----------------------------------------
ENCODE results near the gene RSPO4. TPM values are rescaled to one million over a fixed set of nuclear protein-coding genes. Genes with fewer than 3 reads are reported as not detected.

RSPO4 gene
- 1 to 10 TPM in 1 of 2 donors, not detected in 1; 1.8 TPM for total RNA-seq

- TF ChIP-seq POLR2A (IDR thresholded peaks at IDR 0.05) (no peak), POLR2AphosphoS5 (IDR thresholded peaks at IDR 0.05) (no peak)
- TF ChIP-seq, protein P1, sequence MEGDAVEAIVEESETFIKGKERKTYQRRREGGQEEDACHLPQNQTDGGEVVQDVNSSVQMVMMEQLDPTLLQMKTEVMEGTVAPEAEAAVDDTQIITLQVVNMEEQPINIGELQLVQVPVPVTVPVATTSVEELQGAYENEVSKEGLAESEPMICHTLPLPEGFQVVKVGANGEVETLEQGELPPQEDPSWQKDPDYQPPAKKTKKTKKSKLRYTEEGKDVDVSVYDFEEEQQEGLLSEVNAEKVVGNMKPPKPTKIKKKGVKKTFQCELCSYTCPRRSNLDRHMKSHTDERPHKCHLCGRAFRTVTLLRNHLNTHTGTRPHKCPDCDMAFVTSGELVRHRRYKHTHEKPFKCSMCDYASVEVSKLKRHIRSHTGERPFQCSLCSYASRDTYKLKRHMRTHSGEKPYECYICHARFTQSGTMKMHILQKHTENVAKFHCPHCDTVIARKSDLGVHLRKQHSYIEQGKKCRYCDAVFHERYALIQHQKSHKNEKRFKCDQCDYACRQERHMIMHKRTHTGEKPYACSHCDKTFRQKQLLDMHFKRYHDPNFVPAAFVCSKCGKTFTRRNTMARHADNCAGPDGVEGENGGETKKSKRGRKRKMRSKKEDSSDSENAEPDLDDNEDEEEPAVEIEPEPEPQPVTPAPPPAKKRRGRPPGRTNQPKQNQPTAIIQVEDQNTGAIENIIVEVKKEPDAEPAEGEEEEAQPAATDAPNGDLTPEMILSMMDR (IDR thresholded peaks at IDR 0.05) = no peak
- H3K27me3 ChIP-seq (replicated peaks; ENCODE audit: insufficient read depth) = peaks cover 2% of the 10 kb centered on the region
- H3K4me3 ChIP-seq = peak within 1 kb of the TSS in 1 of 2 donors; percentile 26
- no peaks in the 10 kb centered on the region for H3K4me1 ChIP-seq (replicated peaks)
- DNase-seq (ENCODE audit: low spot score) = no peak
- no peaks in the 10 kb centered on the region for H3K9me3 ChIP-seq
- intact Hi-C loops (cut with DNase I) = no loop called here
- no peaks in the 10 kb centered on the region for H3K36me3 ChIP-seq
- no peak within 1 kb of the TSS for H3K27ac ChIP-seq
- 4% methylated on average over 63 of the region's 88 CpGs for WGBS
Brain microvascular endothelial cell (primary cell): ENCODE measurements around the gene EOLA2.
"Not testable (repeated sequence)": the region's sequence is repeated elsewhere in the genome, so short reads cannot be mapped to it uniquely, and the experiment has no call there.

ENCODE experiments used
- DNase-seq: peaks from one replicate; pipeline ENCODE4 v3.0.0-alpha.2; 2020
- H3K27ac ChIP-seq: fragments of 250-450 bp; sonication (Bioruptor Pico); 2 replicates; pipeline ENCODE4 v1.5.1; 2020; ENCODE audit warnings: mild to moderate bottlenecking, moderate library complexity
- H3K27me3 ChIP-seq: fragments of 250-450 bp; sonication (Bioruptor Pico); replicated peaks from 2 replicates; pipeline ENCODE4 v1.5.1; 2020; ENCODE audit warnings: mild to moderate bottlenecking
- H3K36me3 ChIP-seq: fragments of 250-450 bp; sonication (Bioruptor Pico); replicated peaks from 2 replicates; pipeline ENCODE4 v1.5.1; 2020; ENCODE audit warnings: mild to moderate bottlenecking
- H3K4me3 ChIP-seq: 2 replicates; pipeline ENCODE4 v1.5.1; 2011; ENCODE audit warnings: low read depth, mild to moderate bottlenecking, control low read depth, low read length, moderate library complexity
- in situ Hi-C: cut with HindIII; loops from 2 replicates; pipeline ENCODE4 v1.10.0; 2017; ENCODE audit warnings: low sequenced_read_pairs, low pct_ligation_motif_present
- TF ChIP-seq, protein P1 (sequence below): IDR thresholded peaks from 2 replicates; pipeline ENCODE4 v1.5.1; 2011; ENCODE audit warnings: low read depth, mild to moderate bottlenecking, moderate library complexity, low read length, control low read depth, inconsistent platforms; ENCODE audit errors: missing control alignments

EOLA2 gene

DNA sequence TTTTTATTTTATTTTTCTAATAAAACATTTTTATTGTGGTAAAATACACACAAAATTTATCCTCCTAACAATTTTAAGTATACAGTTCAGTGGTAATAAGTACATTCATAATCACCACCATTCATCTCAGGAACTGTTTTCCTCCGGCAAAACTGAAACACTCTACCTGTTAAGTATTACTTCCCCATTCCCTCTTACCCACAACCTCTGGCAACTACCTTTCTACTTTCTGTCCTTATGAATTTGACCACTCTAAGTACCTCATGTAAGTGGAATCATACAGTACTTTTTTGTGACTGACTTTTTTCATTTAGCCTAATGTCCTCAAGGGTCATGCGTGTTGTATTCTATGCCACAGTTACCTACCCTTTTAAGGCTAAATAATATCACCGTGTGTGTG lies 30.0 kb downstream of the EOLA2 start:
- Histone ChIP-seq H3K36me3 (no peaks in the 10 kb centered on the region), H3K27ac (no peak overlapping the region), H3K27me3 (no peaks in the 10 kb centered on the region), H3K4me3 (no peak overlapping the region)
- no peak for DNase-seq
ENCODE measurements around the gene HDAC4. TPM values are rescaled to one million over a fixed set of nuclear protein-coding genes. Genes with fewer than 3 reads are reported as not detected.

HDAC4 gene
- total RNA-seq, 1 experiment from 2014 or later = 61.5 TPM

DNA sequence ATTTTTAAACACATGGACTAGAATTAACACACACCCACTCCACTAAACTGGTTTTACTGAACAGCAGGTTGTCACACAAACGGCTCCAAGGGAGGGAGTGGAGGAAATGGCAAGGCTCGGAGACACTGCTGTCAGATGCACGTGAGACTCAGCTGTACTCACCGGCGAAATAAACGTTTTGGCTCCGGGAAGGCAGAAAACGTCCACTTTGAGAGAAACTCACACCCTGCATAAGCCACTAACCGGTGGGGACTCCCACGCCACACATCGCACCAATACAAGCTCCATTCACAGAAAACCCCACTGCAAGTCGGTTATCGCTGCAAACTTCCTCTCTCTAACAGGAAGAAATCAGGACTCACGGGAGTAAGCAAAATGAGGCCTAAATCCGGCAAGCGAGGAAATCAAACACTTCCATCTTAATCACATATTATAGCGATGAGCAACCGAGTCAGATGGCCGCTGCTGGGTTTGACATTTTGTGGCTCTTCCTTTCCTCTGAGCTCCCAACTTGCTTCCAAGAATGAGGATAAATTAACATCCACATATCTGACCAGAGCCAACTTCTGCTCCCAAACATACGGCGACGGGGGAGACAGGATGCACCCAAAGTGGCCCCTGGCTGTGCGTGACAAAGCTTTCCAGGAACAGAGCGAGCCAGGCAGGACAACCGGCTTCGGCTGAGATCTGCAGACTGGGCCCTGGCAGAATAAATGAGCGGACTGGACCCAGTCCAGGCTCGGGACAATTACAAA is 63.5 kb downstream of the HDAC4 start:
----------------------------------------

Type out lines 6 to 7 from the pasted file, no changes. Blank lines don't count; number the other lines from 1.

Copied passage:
- H3K27me3 ChIP-seq (replicated peaks; ENCODE audit: insufficient read depth) = peaks cover 2% of the 10 kb centered on the region
- H3K4me3 ChIP-seq = peak within 1 kb of the TSS in 1 of 2 donors; percentile 26